Troy, Troy Again

ESPN took over Monday Night Football in 2006, inheriting the brand of the franchise that changed the landscape of televised sports when it introduced a weekly game to prime time in 1970.  However, at that time the entire booth team, the top sideline reporter and several other key executives left for NBC, effectively making the Sunday Night Football window that ESPN ceded the marquee game for the sport.  With the ability to reach more homes and, eventually, the ability to “flex” later-season games to ensure the most competitive matchups possible, NBC regularly had the most popular program in all television and the allure of MNF began to erode.

In recent years, the stability of ESPN’s broadcast booth has eroded.  Change occurred in the makeup of the booth every year between 2017 and 2020.  Last year while the current team of Steve Levy (Oswego ’87!), Brian Griese, Louis Riddick and Lisa Salters stayed for a second consecutive year, there were supplemented by a more casual simulcast featuring Peyton and Eli Manning.  The bloom has been clearly off this rose.

So while yesterday’s news from The New York Post’s Andrew Marchand that lead FOX Sports analyst Troy Aikman was bolting to ESPN to join MNF was surprising, it could hardly been seen as unnecessary.  While the monetary upside from games on Amazon is significant, the number of eyeballs for a marquee game are undeniably larger on cable and broadcast.  Mike Tirico, who anchored MNF for several years, is ready to step up as the likely replacement for Al Michaels on NBC, so they’re set.  The perception of the ESPN crew, particularly its analysts, has been weak.  By securing Aikman, a 25-year veteran of FOX, ESPN immediately gets credibility to its main team, and will provide Levy with the experienced athlete/analyst he deserves.  They are clearly looking to make a statement with an ex-Cowboys quarterback the same way that CBS has made wtih Tony Romo and, decades earlier, ABC made with Don Meredith,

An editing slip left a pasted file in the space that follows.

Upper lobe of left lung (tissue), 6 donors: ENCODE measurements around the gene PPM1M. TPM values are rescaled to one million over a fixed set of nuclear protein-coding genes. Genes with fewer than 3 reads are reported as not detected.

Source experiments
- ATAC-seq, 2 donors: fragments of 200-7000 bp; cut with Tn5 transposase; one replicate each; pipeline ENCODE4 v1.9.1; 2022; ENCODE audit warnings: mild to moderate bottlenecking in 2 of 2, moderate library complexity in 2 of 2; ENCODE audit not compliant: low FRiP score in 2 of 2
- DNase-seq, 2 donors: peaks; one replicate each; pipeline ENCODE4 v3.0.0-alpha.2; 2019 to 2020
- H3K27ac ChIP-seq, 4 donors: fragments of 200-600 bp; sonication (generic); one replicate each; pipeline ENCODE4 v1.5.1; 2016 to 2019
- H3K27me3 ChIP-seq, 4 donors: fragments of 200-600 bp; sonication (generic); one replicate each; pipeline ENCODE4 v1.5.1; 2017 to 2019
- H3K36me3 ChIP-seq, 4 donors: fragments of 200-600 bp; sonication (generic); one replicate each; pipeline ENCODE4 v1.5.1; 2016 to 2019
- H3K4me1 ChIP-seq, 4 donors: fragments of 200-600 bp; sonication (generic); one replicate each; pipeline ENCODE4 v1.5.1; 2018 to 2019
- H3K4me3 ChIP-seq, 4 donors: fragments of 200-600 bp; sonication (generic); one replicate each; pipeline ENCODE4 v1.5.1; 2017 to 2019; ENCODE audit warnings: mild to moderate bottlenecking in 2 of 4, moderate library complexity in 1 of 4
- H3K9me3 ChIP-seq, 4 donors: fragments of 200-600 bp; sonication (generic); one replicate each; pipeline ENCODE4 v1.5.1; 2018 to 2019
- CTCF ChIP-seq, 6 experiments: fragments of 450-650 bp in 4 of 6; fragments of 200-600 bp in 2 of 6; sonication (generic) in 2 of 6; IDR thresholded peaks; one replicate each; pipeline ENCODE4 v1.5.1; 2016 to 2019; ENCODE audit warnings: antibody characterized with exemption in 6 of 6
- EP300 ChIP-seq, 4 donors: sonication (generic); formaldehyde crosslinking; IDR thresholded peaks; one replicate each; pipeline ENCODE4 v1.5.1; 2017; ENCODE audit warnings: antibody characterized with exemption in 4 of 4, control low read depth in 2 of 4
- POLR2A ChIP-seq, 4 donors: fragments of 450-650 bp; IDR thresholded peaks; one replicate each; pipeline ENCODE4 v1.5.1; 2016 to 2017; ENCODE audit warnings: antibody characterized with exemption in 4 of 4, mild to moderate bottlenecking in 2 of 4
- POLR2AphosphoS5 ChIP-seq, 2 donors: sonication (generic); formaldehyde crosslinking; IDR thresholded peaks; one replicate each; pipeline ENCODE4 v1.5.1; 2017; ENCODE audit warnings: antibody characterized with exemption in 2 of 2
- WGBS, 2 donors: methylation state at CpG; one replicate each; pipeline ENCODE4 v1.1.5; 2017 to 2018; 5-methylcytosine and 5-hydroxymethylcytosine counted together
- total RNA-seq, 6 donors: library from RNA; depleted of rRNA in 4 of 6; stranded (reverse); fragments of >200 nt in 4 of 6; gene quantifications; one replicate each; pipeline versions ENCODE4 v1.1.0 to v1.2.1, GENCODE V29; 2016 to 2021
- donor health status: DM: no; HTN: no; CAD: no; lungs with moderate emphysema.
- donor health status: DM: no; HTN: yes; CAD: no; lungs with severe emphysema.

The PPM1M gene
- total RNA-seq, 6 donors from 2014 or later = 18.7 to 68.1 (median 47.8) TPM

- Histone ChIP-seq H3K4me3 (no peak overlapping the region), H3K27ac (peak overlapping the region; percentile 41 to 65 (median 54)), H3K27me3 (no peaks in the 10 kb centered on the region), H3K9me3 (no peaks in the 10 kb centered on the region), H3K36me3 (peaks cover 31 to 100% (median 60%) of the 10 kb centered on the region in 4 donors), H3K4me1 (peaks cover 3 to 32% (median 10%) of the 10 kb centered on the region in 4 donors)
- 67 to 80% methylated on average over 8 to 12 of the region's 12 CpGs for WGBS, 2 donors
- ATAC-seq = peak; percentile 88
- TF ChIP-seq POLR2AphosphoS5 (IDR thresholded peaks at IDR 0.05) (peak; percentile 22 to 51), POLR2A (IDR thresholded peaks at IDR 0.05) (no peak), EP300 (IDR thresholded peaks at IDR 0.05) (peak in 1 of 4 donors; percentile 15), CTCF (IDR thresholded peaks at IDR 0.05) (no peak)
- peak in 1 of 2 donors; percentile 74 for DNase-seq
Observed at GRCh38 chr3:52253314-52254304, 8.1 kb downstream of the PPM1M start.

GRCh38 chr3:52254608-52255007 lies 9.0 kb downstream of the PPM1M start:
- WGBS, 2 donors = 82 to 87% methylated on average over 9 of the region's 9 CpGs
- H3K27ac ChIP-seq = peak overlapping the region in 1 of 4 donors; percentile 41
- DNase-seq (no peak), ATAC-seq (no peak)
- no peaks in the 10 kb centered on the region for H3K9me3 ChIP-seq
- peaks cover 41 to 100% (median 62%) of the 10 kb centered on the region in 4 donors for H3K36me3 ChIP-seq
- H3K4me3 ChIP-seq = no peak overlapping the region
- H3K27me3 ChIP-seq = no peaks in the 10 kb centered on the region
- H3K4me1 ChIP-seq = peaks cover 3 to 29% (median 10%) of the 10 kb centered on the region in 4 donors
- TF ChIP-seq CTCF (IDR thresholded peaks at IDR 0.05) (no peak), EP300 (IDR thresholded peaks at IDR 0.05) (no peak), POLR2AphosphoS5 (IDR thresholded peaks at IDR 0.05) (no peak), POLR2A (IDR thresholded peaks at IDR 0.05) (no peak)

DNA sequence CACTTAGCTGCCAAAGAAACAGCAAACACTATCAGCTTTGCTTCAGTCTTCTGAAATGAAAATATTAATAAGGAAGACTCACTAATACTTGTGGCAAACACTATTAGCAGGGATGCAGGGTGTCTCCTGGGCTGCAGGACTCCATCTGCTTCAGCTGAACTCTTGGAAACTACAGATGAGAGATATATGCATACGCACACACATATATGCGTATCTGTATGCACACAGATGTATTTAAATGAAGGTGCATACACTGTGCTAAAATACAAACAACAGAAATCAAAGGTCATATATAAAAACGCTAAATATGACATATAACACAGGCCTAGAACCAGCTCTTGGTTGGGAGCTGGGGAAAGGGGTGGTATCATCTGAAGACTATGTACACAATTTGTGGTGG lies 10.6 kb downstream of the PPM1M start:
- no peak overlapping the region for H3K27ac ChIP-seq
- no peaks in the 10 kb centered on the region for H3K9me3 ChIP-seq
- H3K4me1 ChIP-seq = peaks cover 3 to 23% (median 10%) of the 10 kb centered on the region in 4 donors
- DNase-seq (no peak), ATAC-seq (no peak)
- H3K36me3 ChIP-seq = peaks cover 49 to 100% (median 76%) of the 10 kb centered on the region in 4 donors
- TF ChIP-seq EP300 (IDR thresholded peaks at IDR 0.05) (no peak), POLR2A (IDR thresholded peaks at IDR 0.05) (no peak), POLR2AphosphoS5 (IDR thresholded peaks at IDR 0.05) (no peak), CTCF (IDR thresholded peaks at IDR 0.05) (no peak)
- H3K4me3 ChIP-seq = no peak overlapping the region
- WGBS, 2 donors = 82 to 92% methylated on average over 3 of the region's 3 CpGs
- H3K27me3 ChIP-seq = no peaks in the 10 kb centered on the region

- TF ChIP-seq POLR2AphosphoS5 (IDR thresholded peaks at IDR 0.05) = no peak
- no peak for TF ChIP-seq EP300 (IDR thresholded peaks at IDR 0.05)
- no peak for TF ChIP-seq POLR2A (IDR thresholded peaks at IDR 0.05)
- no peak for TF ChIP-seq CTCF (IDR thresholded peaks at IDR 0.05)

The league is also going to help MNF a bit with scheduling, allowing for games to be flexed from Sundays and will replace their opening week doubleheader, which typically involved a 10:15 PM ET start for a West Coast-based nightcap, with a head-to-head game on ABC that will start an hour later than the ESPN game.  The move will further blur the lines between ABC and ESPN, critical since they have rights to broadcast the 2026 and 2030 Super Bowls, with ABC the primary broadcaster.  Reintroducing the concept of ABC having the franchise once again is Step 1A in their renaissance.

And what happens at FOX?  Now the real fun begins.  Certainly, there’s support for fast-rising Greg Olsen, currently on their number two team only two years removed from his retirement.  Sean McVay, who like John Madden won a Super Bowl as a young man, is rumored to be considering an early coaching exit himself.  He would be a natural fit for a FOX that cemented Madden’s legacy.   And there’s always another wild card out there we haven’t thought of.

Here’s one I doubt they will think of.  Let Joe Buck do it himself.  Borrow from ManningCast and have someone join remotely for each of the first three quarters.  Being a Sunday, it could even be a player from a Thursday night game.  Save the salary one would pay an analyst and put it into tech advances that can make the game more enjoyable in 4k.

Or just offer Dak Prescott enough to retire and grab him.  As a suffering Giants fan, it may be our only shot this year to move forward.



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